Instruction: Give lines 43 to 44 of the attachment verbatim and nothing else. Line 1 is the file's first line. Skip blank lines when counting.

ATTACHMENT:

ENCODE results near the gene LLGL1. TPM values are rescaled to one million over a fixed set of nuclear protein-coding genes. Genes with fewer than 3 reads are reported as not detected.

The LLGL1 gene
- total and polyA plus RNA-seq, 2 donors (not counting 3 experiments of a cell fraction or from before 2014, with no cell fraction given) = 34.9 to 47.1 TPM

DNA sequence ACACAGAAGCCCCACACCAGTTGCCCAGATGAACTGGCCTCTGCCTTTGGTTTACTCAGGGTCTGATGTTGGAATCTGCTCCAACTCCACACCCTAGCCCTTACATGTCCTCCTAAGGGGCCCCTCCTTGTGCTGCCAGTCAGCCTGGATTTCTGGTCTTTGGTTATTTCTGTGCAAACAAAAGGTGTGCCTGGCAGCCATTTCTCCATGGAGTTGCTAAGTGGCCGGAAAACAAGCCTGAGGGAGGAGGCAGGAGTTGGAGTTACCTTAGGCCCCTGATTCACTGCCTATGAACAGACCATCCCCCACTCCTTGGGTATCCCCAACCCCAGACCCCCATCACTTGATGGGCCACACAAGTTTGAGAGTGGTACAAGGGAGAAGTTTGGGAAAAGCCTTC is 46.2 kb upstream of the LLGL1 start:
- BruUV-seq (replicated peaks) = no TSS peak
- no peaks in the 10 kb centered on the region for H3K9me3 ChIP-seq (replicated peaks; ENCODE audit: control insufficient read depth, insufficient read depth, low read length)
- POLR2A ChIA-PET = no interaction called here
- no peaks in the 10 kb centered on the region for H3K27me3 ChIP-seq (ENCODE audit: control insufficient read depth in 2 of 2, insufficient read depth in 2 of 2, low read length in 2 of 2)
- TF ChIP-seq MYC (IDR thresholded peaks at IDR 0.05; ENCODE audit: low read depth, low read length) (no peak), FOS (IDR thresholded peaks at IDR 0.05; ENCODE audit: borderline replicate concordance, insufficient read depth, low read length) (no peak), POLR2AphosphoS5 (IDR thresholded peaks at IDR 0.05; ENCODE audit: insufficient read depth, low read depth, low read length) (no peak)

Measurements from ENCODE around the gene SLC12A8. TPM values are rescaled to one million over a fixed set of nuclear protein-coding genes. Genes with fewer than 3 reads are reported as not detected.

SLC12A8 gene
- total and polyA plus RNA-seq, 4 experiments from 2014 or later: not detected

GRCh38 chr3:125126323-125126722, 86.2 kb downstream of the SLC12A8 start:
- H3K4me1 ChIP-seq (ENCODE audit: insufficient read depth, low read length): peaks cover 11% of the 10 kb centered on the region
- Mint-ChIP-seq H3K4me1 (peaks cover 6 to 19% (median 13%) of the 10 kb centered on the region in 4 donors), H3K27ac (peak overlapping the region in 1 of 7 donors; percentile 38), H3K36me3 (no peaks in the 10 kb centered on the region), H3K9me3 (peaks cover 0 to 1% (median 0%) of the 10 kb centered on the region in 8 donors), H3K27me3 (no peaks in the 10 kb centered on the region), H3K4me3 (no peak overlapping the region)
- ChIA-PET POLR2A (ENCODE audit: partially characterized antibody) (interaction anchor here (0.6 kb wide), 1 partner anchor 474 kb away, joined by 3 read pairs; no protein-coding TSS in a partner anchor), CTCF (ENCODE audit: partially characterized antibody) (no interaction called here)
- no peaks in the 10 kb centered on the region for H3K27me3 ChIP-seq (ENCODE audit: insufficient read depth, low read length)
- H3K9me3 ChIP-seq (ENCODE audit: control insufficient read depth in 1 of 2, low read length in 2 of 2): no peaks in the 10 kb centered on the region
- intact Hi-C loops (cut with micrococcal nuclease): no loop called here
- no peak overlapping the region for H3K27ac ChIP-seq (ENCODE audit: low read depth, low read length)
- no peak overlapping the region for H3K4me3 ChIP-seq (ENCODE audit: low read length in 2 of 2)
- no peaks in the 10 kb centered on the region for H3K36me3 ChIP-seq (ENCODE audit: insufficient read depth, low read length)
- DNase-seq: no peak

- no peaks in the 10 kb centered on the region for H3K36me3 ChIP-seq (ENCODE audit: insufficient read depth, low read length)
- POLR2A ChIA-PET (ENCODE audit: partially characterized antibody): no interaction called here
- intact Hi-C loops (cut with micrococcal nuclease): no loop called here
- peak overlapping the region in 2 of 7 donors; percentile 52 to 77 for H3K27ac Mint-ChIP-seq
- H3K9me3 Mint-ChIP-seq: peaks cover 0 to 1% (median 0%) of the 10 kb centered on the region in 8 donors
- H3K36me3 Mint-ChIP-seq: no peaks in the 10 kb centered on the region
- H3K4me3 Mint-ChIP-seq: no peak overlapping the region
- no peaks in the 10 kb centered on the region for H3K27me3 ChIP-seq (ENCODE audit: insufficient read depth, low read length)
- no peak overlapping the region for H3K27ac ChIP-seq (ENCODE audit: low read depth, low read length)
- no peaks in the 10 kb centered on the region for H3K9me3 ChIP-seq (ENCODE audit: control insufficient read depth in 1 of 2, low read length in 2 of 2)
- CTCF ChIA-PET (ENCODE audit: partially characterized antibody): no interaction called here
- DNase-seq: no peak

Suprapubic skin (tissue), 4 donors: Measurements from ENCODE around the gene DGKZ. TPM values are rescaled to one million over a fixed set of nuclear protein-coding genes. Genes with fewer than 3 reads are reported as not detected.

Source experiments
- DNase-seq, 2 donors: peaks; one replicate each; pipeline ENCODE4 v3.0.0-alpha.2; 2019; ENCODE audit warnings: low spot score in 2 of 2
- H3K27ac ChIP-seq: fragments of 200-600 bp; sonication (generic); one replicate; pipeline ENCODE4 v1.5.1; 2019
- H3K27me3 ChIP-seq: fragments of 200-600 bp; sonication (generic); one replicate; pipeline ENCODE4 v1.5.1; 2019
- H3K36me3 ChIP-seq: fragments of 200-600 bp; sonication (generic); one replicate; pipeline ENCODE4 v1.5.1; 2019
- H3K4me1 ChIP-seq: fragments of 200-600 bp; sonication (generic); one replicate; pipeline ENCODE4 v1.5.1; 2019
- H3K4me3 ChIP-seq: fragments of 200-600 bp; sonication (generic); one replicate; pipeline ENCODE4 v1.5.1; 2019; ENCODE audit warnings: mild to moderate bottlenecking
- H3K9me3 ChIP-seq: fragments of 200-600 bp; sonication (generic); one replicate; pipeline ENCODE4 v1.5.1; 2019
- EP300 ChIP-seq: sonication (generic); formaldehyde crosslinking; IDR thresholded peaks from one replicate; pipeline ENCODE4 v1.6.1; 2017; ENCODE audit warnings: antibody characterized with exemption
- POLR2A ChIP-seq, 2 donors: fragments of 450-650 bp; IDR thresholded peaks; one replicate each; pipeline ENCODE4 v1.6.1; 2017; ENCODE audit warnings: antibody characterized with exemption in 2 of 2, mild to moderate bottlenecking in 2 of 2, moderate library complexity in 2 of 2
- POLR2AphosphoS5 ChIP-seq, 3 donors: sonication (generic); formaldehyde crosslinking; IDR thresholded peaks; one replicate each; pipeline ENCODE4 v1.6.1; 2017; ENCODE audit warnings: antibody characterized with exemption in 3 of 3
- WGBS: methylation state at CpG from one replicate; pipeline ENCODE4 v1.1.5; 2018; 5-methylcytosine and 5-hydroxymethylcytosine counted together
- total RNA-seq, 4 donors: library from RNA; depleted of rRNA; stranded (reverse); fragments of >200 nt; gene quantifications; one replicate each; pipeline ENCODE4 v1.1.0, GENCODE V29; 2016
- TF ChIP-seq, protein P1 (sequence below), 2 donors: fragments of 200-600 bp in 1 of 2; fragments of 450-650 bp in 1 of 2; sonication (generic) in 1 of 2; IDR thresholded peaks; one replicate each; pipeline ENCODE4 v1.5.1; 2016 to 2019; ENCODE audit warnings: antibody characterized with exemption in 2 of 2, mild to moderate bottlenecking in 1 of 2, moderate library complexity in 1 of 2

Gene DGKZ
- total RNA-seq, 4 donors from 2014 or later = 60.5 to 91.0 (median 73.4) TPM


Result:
- H3K4me3 ChIP-seq: fragments of 200-600 bp; sonication (generic); one replicate; pipeline ENCODE4 v1.5.1; 2019; ENCODE audit warnings: mild to moderate bottlenecking
- H3K9me3 ChIP-seq: fragments of 200-600 bp; sonication (generic); one replicate; pipeline ENCODE4 v1.5.1; 2019